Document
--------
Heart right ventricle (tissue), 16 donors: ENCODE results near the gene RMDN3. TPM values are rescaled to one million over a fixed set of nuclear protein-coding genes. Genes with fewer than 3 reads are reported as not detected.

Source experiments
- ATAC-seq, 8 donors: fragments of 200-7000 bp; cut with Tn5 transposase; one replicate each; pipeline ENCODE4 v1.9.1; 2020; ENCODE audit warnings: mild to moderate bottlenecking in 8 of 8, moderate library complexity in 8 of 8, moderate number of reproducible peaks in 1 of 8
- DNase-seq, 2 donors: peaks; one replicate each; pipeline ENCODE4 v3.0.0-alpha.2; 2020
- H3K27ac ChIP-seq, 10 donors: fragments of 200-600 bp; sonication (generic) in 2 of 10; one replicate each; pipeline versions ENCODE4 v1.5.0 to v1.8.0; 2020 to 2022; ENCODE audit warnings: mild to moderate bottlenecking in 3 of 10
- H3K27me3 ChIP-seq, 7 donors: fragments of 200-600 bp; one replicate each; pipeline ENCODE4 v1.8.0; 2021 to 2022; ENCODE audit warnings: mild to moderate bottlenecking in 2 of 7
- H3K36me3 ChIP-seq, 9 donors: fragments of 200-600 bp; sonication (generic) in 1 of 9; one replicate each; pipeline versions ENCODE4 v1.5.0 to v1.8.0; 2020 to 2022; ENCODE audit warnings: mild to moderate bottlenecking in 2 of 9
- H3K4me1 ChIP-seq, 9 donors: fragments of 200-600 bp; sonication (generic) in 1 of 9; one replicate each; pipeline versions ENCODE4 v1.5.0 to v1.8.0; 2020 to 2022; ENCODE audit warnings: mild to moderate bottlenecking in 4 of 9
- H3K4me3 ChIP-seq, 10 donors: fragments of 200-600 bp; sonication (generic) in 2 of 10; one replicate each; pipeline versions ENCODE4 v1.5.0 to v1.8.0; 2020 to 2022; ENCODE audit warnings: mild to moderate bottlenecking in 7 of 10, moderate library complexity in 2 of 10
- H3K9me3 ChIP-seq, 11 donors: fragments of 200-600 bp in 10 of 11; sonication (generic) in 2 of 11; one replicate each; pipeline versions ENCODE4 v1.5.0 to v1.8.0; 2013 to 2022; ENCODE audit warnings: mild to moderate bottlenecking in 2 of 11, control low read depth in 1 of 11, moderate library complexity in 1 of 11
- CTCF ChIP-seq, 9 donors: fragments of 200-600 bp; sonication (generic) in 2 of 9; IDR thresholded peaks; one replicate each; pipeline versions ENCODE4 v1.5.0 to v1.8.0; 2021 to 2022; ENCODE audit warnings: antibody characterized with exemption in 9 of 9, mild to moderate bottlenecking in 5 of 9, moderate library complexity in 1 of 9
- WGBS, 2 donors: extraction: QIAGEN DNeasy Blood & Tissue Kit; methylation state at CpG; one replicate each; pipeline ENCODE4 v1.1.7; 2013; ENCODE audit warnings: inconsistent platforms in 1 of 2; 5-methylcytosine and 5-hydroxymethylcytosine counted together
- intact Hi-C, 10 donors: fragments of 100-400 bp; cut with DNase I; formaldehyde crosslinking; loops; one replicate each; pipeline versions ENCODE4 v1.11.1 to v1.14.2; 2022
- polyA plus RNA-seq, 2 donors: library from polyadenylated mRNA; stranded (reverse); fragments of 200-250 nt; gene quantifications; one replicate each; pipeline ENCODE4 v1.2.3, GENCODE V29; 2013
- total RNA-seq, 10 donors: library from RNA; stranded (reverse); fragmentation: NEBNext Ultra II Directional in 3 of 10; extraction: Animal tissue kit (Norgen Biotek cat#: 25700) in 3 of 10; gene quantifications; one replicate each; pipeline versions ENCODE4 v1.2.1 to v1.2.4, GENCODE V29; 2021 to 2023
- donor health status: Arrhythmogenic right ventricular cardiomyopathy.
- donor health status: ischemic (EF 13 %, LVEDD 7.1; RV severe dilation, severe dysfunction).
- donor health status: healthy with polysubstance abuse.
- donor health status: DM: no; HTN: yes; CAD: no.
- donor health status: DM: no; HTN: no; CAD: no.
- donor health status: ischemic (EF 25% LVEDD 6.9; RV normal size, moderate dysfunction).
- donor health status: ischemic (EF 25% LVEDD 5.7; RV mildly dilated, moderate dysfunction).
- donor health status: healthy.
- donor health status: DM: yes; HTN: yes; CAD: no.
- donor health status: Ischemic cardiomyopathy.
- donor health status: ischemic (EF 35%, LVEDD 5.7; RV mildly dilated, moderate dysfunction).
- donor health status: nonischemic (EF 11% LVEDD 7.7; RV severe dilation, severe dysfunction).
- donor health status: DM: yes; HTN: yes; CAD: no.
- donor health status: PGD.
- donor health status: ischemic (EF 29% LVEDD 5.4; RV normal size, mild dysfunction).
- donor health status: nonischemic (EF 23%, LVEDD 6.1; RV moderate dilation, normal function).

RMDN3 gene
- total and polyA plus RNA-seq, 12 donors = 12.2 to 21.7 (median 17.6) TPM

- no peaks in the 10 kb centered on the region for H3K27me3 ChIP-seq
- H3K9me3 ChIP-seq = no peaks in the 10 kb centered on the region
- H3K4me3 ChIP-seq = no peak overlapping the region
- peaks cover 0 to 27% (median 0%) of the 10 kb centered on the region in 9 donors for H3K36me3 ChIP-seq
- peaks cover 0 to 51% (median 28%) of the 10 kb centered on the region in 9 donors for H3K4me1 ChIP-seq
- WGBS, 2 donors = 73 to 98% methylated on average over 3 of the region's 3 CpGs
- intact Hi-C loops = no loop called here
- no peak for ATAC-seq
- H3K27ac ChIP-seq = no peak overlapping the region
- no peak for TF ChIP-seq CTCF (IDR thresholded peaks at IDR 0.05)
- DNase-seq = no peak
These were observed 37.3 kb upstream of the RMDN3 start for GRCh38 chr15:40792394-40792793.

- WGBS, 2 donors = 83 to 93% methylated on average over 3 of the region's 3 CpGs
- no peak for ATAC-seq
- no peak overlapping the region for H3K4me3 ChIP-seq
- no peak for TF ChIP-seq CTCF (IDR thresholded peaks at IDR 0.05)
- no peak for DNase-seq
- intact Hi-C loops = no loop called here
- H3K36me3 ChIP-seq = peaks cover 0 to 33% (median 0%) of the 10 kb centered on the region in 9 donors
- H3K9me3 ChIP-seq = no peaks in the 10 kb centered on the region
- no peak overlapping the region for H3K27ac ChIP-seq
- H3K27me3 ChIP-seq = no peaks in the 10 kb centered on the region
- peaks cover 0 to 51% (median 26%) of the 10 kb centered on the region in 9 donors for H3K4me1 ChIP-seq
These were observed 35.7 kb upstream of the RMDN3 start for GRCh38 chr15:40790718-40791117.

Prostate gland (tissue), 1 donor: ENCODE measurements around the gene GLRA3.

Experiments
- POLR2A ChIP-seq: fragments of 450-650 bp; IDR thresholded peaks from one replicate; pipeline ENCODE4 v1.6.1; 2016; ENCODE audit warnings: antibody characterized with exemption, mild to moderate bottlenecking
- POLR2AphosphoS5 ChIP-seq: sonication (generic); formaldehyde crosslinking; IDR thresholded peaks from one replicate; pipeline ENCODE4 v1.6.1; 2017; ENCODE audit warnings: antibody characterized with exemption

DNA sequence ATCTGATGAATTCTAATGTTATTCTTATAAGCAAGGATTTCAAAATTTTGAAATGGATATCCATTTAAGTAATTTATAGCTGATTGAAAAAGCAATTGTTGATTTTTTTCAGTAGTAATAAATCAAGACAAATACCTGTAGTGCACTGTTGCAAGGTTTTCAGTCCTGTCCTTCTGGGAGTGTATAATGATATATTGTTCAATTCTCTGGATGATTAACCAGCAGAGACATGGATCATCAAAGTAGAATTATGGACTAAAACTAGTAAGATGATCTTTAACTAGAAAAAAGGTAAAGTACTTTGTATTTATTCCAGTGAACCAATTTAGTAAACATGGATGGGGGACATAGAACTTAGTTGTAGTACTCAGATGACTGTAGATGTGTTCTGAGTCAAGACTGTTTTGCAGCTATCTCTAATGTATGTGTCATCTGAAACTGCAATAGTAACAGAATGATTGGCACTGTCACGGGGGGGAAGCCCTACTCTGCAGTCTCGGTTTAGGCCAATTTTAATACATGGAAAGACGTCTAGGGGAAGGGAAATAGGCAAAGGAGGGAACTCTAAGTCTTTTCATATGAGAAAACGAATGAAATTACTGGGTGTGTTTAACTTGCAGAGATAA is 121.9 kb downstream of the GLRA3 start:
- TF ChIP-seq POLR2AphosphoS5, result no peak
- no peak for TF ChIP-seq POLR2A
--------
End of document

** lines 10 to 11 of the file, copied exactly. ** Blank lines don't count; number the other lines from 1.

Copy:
- H3K9me3 ChIP-seq, 11 donors: fragments of 200-600 bp in 10 of 11; sonication (generic) in 2 of 11; one replicate each; pipeline versions ENCODE4 v1.5.0 to v1.8.0; 2013 to 2022; ENCODE audit warnings: mild to moderate bottlenecking in 2 of 11, control low read depth in 1 of 11, moderate library complexity in 1 of 11
- CTCF ChIP-seq, 9 donors: fragments of 200-600 bp; sonication (generic) in 2 of 9; IDR thresholded peaks; one replicate each; pipeline versions ENCODE4 v1.5.0 to v1.8.0; 2021 to 2022; ENCODE audit warnings: antibody characterized with exemption in 9 of 9, mild to moderate bottlenecking in 5 of 9, moderate library complexity in 1 of 9